The safe haven in an economic storm

Market Watch | Financial views of a competitive environment

Recent turmoil in debt and equity
markets highlights the contrast
between federally oriented
businesses and companies serving
private-sector customers. It reminds
us of the attractive, fundamental characteristics
of the government services
industry: stability, visibility, predictable
cash flows and modest capital
requirements. These attributes flow
from the environment created by the
government. Growing procurement
budgets, clear acquisition rules, predictable
contract structures and full
public disclosure create a business
environment and an investment arena
that is sheltered from many elements
of private-sector markets.

In the federal mergers and acquisitions
arena, strategic buyers continue to
pursue transactions, and they have plenty
of capacity to fund them. Financial
buyers, however, are confronted with the
extremely cautious posture of capital
sources, which is driving up the cost of
capital while slowing down the due diligence
and approval processes. Both the
continuing interest rate on debt and
front-end fees have risen materially. In
some instances, the effective cost of debt
has doubled during the past few
months, while lenders' terms have significantly
tightened. In the near term,
some slowing in M&A activity is likely
pending a sense of equilibrium in financial
markets and knowledge of election
outcomes.

What is clear in this extraordinary
environment is the flight to safety
exhibited by most investors. The relative
stability of the market values of
most federal information technology
companies becomes clear through a
comparison of those companies with
broad market indexes. In the one-year
period that ended Oct. 9, the Dow
Jones Industrial Average declined 35
percent, the Nasdaq Composite 38 percent,
and the S&P 500 37 percent.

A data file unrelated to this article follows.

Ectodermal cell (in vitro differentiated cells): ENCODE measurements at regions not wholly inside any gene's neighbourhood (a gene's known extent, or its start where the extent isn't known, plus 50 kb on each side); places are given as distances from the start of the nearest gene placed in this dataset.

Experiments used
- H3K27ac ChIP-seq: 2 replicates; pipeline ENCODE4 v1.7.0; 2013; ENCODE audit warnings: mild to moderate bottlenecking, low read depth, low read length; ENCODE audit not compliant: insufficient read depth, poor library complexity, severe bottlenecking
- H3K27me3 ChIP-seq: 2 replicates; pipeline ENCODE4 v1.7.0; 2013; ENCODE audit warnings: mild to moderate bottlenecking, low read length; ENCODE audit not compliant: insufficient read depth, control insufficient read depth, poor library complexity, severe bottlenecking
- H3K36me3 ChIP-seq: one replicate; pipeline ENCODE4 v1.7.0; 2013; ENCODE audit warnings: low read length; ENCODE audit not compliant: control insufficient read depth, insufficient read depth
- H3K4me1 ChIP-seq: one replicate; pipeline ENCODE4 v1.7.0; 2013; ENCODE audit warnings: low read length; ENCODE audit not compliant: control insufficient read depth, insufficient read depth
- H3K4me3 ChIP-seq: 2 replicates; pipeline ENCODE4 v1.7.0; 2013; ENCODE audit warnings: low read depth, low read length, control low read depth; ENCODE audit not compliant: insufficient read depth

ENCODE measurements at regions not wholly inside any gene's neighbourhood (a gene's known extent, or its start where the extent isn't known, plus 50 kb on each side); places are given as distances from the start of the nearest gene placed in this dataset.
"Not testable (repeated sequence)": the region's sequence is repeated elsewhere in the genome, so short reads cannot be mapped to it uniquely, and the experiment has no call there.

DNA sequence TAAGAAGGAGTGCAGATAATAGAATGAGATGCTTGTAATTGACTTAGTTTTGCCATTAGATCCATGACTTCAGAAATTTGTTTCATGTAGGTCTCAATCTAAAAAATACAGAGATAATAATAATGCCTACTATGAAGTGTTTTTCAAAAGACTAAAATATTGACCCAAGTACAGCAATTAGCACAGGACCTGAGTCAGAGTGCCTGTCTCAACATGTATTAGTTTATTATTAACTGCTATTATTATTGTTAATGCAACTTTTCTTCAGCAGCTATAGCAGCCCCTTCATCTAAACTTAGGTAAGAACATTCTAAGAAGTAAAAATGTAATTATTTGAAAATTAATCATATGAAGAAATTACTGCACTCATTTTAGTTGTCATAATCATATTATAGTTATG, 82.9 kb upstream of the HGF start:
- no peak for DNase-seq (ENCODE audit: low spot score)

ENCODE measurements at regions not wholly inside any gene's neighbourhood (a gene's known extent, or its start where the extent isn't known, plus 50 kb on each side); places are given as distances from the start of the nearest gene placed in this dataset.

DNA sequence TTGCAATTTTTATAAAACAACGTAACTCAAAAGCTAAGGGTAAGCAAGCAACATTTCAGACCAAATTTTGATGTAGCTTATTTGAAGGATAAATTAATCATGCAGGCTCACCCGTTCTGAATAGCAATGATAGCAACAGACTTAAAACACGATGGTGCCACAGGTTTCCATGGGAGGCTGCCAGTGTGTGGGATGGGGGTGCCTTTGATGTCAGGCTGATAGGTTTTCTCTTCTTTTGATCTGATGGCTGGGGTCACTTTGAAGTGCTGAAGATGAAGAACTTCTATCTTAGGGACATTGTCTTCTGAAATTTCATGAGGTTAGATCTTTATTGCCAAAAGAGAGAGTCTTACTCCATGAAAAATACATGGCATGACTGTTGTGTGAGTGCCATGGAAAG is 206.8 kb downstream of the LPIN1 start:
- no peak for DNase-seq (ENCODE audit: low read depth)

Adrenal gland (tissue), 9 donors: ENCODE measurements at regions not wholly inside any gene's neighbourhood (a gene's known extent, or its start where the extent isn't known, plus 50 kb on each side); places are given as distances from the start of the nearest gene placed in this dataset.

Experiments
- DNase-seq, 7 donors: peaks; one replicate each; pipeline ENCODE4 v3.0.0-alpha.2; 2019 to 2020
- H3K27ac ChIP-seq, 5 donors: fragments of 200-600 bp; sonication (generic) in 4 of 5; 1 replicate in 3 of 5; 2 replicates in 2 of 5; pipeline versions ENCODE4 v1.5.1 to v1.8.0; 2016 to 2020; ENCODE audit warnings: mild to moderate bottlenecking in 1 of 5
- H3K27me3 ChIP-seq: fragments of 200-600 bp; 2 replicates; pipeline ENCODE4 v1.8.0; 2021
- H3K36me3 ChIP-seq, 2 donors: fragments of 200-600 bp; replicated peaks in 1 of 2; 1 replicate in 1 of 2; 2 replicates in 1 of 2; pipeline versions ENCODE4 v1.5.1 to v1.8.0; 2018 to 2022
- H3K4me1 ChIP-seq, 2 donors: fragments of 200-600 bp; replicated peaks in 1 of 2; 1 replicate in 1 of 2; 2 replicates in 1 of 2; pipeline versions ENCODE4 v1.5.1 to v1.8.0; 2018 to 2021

During this same one-year period, the
average change in stock price for 10
public federal IT companies was a
decline of about 7 percent.

Whether their stocks are up or down,
these federal businesses have the balance
sheet strength and predictable cash
flows to pursue double-digit revenue
and profit growth in this environment.

In times like these, cash is king.
Opportunities are greatest for those
businesses with dry powder ? that is,
cash or unused borrowing capacity
under revolving lines of credit to use for
corporate development purposes or
shareholder dividends.

Alternatively, there are concerns within
the sector. For example, there is
increased uncertainty about the federal
spending outlook beyond 2009, the
outcome of the election and the economic
effects, including fiscal policy, of
expensive and illiquid credit markets.

Federal spending shows no signs of
actually declining anytime soon. It is
possible that the costs of the rescue
programs will force some reductions in
agency budgets, but many priorities,
with strong political support, will be
funded.

The election outcome, notwithstanding
the differences in philosophies
between the parties, will not affect
spending priorities until fiscal 2010.
The credit crunch should begin to ease
in a matter of months, although lending
criteria are likely to remain more
conservative for considerably longer.

For most strategic buyers in the federal
market, these conditions do not present
an impediment to their acquisition
programs and will strengthen their
pricing advantage over the financial
buyers in most auctions.

Federal IT markets remain a solid
place to be for investors in public and
private companies. Clearly, changes
will occur, but the leading companies
in this sector tend to adjust and position
themselves to grow their businesses
and deliver value to shareholders.

Jerry Grossman (jgrossman@hlhz.com) is
managing director at Houlihan Lokey
Howard and Zukin.

About the Author

Jerry Grossman is managing director at Houlihan Lokey Howard and Zukin.

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